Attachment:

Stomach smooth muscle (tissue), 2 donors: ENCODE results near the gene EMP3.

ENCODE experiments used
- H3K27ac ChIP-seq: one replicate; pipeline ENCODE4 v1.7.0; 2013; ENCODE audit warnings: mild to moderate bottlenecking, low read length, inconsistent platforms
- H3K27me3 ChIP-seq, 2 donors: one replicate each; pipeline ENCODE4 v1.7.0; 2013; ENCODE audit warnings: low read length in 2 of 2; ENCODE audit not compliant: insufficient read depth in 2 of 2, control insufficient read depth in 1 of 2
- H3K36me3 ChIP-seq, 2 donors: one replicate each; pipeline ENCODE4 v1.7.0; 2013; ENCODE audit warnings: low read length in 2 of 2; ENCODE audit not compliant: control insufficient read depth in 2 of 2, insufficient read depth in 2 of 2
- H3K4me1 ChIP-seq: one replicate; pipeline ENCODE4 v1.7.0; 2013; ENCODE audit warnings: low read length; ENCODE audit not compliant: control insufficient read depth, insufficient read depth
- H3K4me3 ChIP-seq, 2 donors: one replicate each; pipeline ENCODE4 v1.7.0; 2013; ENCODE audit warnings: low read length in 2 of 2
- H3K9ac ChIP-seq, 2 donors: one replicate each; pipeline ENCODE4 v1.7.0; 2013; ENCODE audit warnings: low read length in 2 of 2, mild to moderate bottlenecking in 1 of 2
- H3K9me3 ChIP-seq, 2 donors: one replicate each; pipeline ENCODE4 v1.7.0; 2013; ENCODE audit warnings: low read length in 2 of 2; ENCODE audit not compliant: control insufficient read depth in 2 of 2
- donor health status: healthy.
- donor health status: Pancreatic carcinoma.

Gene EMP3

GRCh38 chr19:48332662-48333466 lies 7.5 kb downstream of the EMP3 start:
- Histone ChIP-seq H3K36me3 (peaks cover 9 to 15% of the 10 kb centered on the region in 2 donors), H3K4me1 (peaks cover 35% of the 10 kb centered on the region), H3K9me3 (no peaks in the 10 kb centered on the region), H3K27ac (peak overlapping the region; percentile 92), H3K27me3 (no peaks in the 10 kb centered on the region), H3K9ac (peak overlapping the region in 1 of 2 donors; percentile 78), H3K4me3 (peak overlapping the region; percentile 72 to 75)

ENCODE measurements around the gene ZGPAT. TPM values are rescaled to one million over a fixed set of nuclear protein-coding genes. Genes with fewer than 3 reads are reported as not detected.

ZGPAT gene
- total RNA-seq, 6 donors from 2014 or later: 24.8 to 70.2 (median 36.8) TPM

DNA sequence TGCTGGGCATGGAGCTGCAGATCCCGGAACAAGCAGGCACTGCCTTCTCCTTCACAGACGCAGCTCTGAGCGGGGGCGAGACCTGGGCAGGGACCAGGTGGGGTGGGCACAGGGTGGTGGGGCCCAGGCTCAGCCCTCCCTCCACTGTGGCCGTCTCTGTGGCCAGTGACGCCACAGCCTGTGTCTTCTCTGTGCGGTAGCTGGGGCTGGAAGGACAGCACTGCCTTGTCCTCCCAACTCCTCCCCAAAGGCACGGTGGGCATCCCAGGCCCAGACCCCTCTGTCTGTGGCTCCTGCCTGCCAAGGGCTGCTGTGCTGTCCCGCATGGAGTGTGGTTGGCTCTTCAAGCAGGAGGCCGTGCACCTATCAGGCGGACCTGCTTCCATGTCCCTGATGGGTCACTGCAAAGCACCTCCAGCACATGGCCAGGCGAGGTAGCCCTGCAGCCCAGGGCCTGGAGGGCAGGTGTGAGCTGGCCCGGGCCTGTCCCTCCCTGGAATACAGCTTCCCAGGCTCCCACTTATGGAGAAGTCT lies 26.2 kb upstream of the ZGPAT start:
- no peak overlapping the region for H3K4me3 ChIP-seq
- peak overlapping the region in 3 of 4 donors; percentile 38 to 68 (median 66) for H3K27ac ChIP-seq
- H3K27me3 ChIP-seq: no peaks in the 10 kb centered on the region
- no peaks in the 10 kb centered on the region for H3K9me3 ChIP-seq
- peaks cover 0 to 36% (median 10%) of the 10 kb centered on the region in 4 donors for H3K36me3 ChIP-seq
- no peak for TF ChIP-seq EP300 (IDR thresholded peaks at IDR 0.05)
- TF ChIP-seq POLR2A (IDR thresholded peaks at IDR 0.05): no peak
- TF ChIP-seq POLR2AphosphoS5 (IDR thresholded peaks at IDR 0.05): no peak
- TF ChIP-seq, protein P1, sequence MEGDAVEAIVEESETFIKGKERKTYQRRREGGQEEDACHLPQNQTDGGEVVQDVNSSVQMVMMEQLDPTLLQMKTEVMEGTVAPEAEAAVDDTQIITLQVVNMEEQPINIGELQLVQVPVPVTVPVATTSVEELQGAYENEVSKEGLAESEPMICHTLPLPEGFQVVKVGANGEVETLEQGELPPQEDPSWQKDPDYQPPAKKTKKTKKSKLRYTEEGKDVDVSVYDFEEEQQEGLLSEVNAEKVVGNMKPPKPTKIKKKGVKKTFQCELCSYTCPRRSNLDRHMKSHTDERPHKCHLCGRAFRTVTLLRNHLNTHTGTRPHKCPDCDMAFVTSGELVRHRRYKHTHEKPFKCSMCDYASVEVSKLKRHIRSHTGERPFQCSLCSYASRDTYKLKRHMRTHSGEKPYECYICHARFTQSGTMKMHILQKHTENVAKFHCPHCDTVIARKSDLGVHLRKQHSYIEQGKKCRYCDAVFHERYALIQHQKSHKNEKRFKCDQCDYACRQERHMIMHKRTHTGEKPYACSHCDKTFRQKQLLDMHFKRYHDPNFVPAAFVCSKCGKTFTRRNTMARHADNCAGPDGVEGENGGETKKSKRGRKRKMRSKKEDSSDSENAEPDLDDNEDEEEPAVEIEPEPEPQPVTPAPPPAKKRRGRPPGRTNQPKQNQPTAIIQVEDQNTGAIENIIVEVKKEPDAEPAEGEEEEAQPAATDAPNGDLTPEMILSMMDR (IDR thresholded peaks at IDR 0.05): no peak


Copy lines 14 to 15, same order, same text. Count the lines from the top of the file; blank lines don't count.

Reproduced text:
- Histone ChIP-seq H3K36me3 (peaks cover 9 to 15% of the 10 kb centered on the region in 2 donors), H3K4me1 (peaks cover 35% of the 10 kb centered on the region), H3K9me3 (no peaks in the 10 kb centered on the region), H3K27ac (peak overlapping the region; percentile 92), H3K27me3 (no peaks in the 10 kb centered on the region), H3K9ac (peak overlapping the region in 1 of 2 donors; percentile 78), H3K4me3 (peak overlapping the region; percentile 72 to 75)

ENCODE measurements around the gene ZGPAT. TPM values are rescaled to one million over a fixed set of nuclear protein-coding genes. Genes with fewer than 3 reads are reported as not detected.